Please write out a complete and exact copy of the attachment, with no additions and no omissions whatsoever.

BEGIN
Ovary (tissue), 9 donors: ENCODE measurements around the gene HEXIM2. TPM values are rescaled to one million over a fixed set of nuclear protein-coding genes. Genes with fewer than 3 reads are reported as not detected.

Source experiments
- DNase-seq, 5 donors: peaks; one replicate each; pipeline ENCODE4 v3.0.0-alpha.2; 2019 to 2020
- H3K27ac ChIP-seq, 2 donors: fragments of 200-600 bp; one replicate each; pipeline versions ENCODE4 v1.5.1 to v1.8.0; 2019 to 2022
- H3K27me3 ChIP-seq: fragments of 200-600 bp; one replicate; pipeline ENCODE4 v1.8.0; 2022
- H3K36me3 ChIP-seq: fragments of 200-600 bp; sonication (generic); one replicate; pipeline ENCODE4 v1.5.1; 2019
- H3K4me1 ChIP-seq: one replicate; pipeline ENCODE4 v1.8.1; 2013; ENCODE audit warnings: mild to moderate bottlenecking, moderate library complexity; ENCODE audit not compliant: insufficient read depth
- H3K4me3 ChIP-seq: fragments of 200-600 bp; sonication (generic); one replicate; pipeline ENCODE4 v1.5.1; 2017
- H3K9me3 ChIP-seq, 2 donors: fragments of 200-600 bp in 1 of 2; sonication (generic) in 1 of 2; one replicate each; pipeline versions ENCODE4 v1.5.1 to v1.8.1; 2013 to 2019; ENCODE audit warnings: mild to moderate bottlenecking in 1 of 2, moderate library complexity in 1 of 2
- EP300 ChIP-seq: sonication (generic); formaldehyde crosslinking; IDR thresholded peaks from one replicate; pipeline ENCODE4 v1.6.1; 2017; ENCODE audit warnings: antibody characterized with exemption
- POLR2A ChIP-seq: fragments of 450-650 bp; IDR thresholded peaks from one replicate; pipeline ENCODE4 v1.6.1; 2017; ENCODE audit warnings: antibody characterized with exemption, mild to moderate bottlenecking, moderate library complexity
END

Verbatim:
Ovary (tissue), 9 donors: ENCODE measurements around the gene HEXIM2. TPM values are rescaled to one million over a fixed set of nuclear protein-coding genes. Genes with fewer than 3 reads are reported as not detected.

Source experiments
- DNase-seq, 5 donors: peaks; one replicate each; pipeline ENCODE4 v3.0.0-alpha.2; 2019 to 2020
- H3K27ac ChIP-seq, 2 donors: fragments of 200-600 bp; one replicate each; pipeline versions ENCODE4 v1.5.1 to v1.8.0; 2019 to 2022
- H3K27me3 ChIP-seq: fragments of 200-600 bp; one replicate; pipeline ENCODE4 v1.8.0; 2022
- H3K36me3 ChIP-seq: fragments of 200-600 bp; sonication (generic); one replicate; pipeline ENCODE4 v1.5.1; 2019
- H3K4me1 ChIP-seq: one replicate; pipeline ENCODE4 v1.8.1; 2013; ENCODE audit warnings: mild to moderate bottlenecking, moderate library complexity; ENCODE audit not compliant: insufficient read depth
- H3K4me3 ChIP-seq: fragments of 200-600 bp; sonication (generic); one replicate; pipeline ENCODE4 v1.5.1; 2017
- H3K9me3 ChIP-seq, 2 donors: fragments of 200-600 bp in 1 of 2; sonication (generic) in 1 of 2; one replicate each; pipeline versions ENCODE4 v1.5.1 to v1.8.1; 2013 to 2019; ENCODE audit warnings: mild to moderate bottlenecking in 1 of 2, moderate library complexity in 1 of 2
- EP300 ChIP-seq: sonication (generic); formaldehyde crosslinking; IDR thresholded peaks from one replicate; pipeline ENCODE4 v1.6.1; 2017; ENCODE audit warnings: antibody characterized with exemption
- POLR2A ChIP-seq: fragments of 450-650 bp; IDR thresholded peaks from one replicate; pipeline ENCODE4 v1.6.1; 2017; ENCODE audit warnings: antibody characterized with exemption, mild to moderate bottlenecking, moderate library complexity